(Wakker Nieuws, August/September 2000)

The Netherlands
The Netherlands Every minute in the Netherlands 80 pigs are castrated without an anesthetic. This amounts to 10 million cases of animal abuse a year. Because of the intolerable suffering and screaming as a result of the operation, health inspectors have advised castrating farmers to wear ear protection gear.
(Wakker Nieuws, August/September 2000)

Europe
Europe Europe alone is responsible for testing cosmetics on 38,000 live animals a year. After experimentation the animals are killed ( rabbits, guinea pigs, rats and mice) The majority of Europe’s citizens disapprove of the methods that cause needless harm to the animals.
(Proefdiervrij, December 2000)

Bodyshop sells cosmetic products that have been manufactured free from animal testing.

France
France The oil spill off the shore of Brittany will go down in history as the most devastating event for Europe’s bird population. The oil tanker Erika was responsible for the death of as many as 300,000 birds. French birdlife protectors LPO (Ligue pour la Protection des Oiseaux- BirdLife partner in France) has announced these figures. A total number of 240,000 birds were collected from the ocean surface. Over 61,000 birds washed ashore, 20,000 of which could be cleaned from the oil. Most birds did not survive in spite of all the efforts. Only 2,200 birds eventually survived the catastrophe.
(Vogels, June 2000)

Spain
Spain In October another horse was killed in a horrifying fashion in yet another bullfight. It is not surprising that the tormented bulls attack horses during the fight. The bull becomes frenzy from the various stabs causing agonizing pains. He will lash out at the first object that comes within sight. The bull in question penetrated the horse’s lung and stomache with his horns. Balacen the horse died from his severe injuries shortly after. ANPBA (Association Nacional para la Proteccion y el Bienestar de los Animales) has launched a protest campaign to draw attention to the fate of these horses during bullfights.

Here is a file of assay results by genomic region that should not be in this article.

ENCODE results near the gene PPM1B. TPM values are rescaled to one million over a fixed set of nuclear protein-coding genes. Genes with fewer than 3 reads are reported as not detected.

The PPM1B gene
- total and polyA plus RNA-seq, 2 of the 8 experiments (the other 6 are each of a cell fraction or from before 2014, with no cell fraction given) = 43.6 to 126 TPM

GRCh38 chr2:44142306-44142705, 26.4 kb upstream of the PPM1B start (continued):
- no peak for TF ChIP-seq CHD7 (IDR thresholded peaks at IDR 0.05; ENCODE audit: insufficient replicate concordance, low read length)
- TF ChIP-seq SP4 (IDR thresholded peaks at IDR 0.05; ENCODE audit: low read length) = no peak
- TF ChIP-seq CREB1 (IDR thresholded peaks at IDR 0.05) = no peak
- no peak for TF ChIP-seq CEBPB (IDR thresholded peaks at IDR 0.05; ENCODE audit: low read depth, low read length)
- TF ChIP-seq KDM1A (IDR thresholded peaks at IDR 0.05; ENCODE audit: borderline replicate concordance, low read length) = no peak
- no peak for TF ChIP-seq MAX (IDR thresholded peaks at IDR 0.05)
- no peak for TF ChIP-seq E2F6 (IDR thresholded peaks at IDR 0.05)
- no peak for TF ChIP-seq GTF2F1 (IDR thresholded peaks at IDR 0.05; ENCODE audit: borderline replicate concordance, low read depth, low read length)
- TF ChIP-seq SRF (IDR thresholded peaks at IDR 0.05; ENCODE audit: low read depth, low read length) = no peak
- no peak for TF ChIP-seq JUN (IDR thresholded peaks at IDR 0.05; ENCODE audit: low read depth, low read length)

(Newsletter Committee Anti-Bullfight, Autumn 2000)

BSE in Britain
BSE and the related disease Creutzveldt-Jacob will cost 136,000 British lives at most. The number of deaths in Britain is not expected to exceed 20,000. Earlier this year researchers predicted a death toll of 500,000 in Britain alone. In the first half of 2000 the number of deceased Creutzveldt-Jacob Jacob victims amounted to 14. 1998 counted 18 dead persons as a result of this disease. The expectation is that persons under 45 in particular are more likely to fall victim to this dreadful disease. At the moment it is not clear whether to expect an epidemic in Britain or not.
(de Volkskrant, 10 August 2000)

Denmark and art
Visitors to Kolding Denmark were allowed cut up live goldfish with a food processor. The idea comes from Chilean Marco Evaristti. The artifact has now been removed by the director. Similar incidents have occurred in Denmark before. Christian Lemmerz had six dead pigs decompose in an aquarium and another artist exhibited stuffed young puppies.
(Leven, 2000)

Belgium and art
A column of the university building in the Belgian town of Gent was plastered with 8000 ham chops, by the hand of the artist Jan Fabre. The work formed part of an exhibition there.
(de Volkskrant, 17 May 2000)

Belgium
A certain Belgian cattle market was the disturbing scene of how cattle are being maltreated, even by children. An amateur video recording broadcast throughout Europe has revealed an intolerable practice that shook up many viewers. The maker of the film has received death threats and was once before molested in an anti-animal abuse campaign. The Belgian government has forced the cattle market in question to take action to stop this cattle battering before 1 January 2001. This video recording is not available, only some parts of poor quality.
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(Dutch TV2, December 2000)


The Netherlands
Laying hens are killed and eaten after their two years of service of laying eggs. Chicks are fattened in six weeks’ time and subsequently killed and slaughtered. Many never reach the age of six weeks. The chicks grow too fast , they either die or fall over because of their weight. The farmers use suction devices to get them into crates or they are grabbed manually. Many die in the process or break their legs. The crates are then transported in open trucks to the the slaughtering houses.

Europe
According to the European Commission the BSE-crisis is expected to cost 2 billion dollars. From 1 January to 1 June 2,000,000 cows will be eliminated.
(de Volkskrant, 23 January 2001)
Is livestock breeding necessary in what are called civilized countries? There is enough vegetable food to go round and because of the switch from animal to arable farming, more plant products can be grown for consumption.

The Netherlands
In The Netherlands every year died about 1600 badgers in accidents by cars.
(TV Drenthe, 1 February 2001)

Europe
Europe is being hit by a widespread outbreak of foot and mouth disease. Thousands of animals, mostly healthy ones, have been slaughtered. Government officials are not allowing preventive inoculation to counteract the spreading of the disease because of purely economic reasons. Selling meat from inoculated livestock is said to be less profitable.
The destruction of livestock, including domestic animals, is taking place on a large scale. The European Animal Rights Organization (equivalent to the R.S.P.C.A) says the practice is comparable to the destruction of rotten tomatoes.